(CNN) – Astronomers have detected a powerful radio wave laser, known as megamaser, in space.
This massive accelerator broke the record for being the most distant ever observed, 5 billion light-years from Earth.
The light emitted by this space laser cut 58000 trillion kilometers to reach our planet.
This light was observed by an international team of astronomers led by researcher Marcin Glowicky using the South African Radio Astronomy Observatory’s Meerkat telescope. (MeerKAT is an acronym for Karoo Array Telescope, prefixed with the Afrikaans word for “more”).
Glowacki is a research associate at the International Center for Radio Astronomy Research at Curtin University in Australia.
Megamasers are created when two galaxies collide with each other. This is the first giant hydroxyl that MeerKAT has been able to monitor, Glowacki said.
Hydroxyl, a chemical group consisting of one hydrogen and one oxygen atom, can be found within compact galaxies.
“When galaxies collide, the gas they contain becomes extremely dense and can release focused beams of light,” Glowicki explained in a statement.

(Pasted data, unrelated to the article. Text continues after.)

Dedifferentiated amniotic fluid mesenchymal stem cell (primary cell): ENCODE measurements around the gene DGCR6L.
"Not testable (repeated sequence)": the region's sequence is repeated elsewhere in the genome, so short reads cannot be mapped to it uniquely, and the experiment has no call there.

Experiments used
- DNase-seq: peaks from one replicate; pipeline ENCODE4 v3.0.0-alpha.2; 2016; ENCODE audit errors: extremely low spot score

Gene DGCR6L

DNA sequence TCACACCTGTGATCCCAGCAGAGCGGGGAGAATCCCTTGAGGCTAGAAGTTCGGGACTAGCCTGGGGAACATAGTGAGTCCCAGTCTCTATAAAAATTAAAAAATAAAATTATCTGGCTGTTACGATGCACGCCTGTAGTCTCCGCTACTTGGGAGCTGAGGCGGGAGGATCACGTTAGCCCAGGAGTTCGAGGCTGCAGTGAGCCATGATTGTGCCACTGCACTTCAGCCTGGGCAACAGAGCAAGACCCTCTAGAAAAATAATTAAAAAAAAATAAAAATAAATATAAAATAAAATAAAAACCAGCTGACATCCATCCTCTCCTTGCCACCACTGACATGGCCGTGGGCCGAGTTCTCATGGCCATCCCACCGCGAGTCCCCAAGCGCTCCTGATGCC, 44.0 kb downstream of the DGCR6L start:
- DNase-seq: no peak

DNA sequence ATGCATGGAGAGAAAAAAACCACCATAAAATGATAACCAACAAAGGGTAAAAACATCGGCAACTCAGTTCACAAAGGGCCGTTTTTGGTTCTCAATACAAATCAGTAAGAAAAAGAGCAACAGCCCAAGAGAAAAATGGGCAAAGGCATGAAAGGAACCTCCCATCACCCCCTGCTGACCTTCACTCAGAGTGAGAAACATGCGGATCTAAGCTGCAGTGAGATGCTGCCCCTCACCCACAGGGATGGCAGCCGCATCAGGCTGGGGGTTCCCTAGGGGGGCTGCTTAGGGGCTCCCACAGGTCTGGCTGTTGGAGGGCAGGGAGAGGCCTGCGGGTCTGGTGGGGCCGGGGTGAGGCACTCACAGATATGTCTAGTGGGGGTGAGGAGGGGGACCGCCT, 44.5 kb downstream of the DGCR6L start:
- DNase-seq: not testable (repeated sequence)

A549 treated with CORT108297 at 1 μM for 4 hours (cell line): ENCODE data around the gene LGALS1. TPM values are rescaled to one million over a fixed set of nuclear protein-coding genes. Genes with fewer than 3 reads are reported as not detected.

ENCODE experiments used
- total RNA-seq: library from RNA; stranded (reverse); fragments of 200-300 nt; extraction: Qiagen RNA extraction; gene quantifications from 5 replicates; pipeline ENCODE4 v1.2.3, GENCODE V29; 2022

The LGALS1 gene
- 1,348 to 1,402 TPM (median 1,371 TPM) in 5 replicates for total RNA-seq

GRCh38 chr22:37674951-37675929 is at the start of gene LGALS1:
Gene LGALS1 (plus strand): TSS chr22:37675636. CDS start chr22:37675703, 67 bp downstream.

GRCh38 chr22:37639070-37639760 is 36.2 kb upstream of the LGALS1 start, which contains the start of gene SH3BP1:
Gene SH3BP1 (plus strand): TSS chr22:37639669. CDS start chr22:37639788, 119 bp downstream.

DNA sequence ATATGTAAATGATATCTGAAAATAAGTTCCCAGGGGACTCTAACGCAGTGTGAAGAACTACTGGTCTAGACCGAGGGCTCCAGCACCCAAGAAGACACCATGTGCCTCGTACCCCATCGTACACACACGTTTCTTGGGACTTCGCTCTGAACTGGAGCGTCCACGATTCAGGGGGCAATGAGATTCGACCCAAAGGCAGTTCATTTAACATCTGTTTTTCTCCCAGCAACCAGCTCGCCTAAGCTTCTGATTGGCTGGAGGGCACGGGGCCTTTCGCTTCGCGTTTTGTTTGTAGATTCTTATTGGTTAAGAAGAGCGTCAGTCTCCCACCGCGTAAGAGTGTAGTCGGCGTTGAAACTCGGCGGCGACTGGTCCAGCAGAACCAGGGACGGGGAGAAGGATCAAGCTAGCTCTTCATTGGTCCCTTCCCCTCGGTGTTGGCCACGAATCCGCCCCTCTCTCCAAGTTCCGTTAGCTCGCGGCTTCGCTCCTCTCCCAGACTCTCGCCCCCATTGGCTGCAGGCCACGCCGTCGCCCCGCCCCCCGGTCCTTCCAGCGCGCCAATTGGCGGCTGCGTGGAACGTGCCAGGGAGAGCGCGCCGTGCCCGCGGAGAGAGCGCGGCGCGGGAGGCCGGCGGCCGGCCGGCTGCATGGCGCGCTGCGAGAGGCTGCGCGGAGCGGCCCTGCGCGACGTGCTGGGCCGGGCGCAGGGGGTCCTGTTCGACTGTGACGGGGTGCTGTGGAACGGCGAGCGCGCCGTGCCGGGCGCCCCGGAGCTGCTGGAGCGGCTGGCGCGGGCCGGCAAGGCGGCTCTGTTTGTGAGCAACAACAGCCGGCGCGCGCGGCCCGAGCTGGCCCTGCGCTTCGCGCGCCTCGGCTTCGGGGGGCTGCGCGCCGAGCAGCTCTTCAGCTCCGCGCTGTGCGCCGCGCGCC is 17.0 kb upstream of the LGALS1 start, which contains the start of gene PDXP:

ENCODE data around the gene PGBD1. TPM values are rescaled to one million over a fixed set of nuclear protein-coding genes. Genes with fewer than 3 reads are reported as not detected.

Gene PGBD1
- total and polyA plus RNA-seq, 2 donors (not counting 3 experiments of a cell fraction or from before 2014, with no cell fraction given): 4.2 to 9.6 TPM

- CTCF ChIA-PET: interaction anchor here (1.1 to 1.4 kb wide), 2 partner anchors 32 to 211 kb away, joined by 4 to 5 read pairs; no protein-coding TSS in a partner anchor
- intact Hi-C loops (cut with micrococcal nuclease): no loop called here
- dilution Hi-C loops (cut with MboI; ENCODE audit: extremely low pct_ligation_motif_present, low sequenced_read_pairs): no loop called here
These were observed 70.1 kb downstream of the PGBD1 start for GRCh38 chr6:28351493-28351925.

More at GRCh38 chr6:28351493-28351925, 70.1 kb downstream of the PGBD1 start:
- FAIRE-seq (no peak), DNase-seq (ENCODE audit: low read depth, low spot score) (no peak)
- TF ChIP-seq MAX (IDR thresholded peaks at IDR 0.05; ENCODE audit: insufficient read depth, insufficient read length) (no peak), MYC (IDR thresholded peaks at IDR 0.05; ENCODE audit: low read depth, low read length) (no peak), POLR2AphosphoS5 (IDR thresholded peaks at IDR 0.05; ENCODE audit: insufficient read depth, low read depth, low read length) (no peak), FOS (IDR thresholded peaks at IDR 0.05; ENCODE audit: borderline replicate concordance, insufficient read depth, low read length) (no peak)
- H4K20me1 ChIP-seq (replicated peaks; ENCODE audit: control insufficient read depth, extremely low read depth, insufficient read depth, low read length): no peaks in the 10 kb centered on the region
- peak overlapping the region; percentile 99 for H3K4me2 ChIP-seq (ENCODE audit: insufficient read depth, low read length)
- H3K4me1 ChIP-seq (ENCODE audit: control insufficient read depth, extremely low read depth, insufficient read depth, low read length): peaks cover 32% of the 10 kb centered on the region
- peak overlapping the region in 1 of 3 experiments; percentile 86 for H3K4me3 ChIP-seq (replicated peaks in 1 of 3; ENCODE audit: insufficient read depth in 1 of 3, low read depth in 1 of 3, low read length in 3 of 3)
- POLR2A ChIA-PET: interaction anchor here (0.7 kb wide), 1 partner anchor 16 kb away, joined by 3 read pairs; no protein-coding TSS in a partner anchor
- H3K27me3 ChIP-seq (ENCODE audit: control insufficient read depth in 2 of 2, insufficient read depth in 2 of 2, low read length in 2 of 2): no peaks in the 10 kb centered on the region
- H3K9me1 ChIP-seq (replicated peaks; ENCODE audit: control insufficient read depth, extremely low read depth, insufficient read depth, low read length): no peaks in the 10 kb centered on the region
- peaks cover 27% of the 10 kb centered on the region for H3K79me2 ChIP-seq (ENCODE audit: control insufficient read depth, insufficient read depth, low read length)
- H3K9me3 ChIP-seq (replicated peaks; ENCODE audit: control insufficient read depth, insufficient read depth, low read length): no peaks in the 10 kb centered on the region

The research team named the laser Nkalakatha, which means “great leader” in isiZulu, the Bantu language of Zulus in South Africa.
Astronomers discovered Megamasers on the first night of a study of more than 3,000 hours of observation using MeerKAT.
“It’s impressive that in just one night of observations, we found a record-breaking megamaser,” Glowaki said. “It shows how good the telescope is.”
The research team continues to use MeerKAT to look closely at narrow regions of the sky and look for the same features observed in megamasers. This could provide more information about the evolution of the universe.
“We plan to make follow-up observations of the megamasers and hope to make more discoveries,” Glowaki said.
The MeerKAT telescope, located in the Karoo region of South Africa, has an array of 64 radio antennas and has been in operation since July 2018. The strong telescope is sensitive to weak radio light.
MeerKAT is a precursor to the Transcontinental Square Kilometer Array, or SKA, a telescope built in both South Africa and Australia.
The array will include thousands of satellite dishes and up to one million low-frequency antennas in an effort to build the world’s largest radio telescope.
Although these antennas and disks will be in different parts of the world, together they will create a telescope with an area of \u200b\u200bmore than one square kilometer. In this way, astronomers will be able to study the entire sky much more quickly than they can with other telescopes.